Why is it important? : Errors can be costly, both in terms of money and reputation. Regular mistakes can strain relationships with suppliers and lead to financial losses.

How to Track: Record the number of invoices with errors and divide it by the total number of invoices processed to calculate the percentage of payment errors.

Invoices processed per employee

What is Invoices processed per employee? : This metric calculates the average number of invoices each member of the Accounts Payable (AP) team processes. It's like measuring the workload of each team member in terms of invoices.

Why is it important? : It's a direct reflection of the efficiency and productivity of the AP team. If each employee processes a high number of invoices, it might indicate a streamlined process. But if the number is too high, it could mean the team is overworked, which might lead to errors.

How to Track: Divide the total number of invoices processed by your AP department by the number of full-time equivalent (FTE) employees in the department during the same period

E-invoices as a percentage of total invoices

What is it? : This metric shows how many invoices are received electronically compared to the total number of invoices. It's like comparing emails to traditional letters.

Why is it important? : E-invoices are faster, more efficient, and often more accurate than paper invoices. A higher percentage indicates a move towards modern, efficient processes.

How to Track: Divide the number of e-invoices processed by the total number of invoices processed and multiply by 100 to obtain the percentage.

Percentage of supplier discounts captured

What is it? : This figure tells us how often a business takes advantage of discounts offered by suppliers for early or on-time payments. It's like using coupons at the store to save money.

Why is it important? : Every discount missed is money left on the table. By capturing more discounts, businesses can significantly reduce their costs. It's a direct way to save money without compromising on quality or quantity.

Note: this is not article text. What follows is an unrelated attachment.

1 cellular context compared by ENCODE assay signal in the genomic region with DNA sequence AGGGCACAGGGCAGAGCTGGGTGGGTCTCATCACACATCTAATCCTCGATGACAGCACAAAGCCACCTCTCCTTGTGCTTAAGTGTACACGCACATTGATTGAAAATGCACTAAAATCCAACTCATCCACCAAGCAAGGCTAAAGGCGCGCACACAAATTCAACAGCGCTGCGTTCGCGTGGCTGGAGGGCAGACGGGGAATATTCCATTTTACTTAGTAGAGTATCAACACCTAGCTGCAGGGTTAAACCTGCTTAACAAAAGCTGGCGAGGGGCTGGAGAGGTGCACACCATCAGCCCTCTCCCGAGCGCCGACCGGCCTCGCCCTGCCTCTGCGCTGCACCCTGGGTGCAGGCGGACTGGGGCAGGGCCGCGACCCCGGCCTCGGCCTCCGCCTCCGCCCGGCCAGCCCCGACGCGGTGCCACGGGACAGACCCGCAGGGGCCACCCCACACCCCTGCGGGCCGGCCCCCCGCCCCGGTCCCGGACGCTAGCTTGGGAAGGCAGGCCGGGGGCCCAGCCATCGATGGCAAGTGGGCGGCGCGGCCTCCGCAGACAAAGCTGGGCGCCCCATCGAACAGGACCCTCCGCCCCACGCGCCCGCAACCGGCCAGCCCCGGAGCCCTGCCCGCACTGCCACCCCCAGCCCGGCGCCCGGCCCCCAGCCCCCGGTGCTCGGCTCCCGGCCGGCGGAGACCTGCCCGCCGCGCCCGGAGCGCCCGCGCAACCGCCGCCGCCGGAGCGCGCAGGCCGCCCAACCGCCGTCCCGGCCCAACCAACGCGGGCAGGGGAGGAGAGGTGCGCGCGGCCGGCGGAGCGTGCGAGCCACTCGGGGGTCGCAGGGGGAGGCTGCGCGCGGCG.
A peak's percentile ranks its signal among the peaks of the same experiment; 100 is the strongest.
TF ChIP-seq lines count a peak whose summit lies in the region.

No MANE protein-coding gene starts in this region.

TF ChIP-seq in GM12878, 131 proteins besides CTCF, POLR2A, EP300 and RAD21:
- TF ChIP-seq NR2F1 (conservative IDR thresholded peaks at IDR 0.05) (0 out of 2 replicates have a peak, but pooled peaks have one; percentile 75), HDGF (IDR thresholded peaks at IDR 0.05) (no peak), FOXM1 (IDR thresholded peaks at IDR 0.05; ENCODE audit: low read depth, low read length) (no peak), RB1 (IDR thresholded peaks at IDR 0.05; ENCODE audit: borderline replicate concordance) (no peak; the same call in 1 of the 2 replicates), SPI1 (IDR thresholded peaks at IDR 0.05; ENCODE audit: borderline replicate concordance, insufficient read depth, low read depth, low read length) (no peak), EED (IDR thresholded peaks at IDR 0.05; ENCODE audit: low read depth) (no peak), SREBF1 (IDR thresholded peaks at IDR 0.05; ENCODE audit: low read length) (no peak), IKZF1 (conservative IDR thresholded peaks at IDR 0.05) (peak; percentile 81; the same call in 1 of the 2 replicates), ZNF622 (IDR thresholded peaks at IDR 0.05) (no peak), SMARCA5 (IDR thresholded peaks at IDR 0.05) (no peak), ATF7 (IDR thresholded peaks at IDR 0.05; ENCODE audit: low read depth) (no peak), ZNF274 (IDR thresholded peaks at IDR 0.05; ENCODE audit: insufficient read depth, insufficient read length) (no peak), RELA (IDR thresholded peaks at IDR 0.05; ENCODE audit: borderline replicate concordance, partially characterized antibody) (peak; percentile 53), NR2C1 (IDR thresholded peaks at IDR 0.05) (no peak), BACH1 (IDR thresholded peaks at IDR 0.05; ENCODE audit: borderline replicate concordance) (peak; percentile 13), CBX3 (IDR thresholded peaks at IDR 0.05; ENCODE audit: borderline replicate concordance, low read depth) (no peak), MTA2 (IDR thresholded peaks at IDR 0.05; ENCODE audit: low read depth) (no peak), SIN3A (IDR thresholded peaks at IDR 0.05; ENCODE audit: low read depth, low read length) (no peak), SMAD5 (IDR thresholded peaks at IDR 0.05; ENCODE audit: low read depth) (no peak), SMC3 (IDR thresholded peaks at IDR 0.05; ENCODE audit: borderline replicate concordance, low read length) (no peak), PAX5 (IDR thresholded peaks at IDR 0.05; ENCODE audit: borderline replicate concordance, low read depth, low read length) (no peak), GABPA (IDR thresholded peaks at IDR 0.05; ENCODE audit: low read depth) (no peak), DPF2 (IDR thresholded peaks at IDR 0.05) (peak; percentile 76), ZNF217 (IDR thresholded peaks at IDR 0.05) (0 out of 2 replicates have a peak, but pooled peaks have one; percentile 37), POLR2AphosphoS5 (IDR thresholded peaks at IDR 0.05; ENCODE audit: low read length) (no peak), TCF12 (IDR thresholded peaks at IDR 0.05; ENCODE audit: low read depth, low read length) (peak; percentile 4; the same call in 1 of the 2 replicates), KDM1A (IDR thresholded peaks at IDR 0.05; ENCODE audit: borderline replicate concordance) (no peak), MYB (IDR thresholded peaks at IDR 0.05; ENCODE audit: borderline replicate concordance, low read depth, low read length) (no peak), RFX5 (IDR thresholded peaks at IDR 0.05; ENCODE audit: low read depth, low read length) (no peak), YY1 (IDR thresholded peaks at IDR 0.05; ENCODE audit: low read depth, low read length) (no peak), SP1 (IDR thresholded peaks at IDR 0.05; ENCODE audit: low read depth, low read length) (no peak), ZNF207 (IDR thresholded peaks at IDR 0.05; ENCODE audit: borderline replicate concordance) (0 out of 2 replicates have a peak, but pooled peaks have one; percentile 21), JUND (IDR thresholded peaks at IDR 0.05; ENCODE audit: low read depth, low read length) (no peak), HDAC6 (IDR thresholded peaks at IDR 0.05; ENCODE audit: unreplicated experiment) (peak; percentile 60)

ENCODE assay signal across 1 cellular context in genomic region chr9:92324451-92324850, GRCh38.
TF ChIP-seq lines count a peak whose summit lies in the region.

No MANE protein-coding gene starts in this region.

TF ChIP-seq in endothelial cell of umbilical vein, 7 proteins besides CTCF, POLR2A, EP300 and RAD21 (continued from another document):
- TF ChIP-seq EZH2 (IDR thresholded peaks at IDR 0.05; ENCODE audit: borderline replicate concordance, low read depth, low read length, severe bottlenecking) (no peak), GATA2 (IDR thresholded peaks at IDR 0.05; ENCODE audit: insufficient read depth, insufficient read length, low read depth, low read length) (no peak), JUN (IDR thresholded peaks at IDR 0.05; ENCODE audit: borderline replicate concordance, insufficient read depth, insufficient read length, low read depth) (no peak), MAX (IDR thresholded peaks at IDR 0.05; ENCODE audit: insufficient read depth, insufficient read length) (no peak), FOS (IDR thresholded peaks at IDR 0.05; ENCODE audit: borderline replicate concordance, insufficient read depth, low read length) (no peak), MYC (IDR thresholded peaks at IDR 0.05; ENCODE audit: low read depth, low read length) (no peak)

How to Track: Take the count of invoices that have utilized discounts and divide it by the count of invoices eligible for discounts. Then, multiply the result by 100 to determine the percentage.

Average time to approve an invoice

What is it? This measures the time it takes for an invoice to get the green light for payment. It's like the time between ordering a meal and getting it served.

Why is it important? : A shorter approval time can lead to faster payments, which can improve relationships with suppliers. It's essential for keeping suppliers happy and ensuring smooth business operations.

How to Track: Determine the duration required to approve each bill, and then compute the mean duration for all the bills processed during that time frame.

Accounts payable expense as a percentage of revenue

What is it? : This metric compares what a business spends on its AP process to its total earnings. It's like comparing your monthly grocery bill to your monthly income.

Why is it important? : If the AP expenses are too high compared to the revenue, it's a sign that the business might be overspending or not managing its finances efficiently.

How to Track: To calculate the percentage, take the total accounts payable expenses, divide it by the revenue from the same timeframe, and then multiply the result by 100.

Invoices processed per year

What is Invoices processed per year? : This tells us the total number of invoices a business handles within a year. It's like counting how many bills you pay in a year.

Why is it important? : Knowing this number helps businesses understand their workload and efficiency. A sudden increase might mean more business, but it could also indicate inefficiencies or backlogs.

How to Track: Count the total number of invoices your company has processed throughout the year.

Percentage of invoices processed straight through

What is it? : It's a way to see how many of your company's invoices go through the payment system smoothly, without anyone having to step in or fix issues.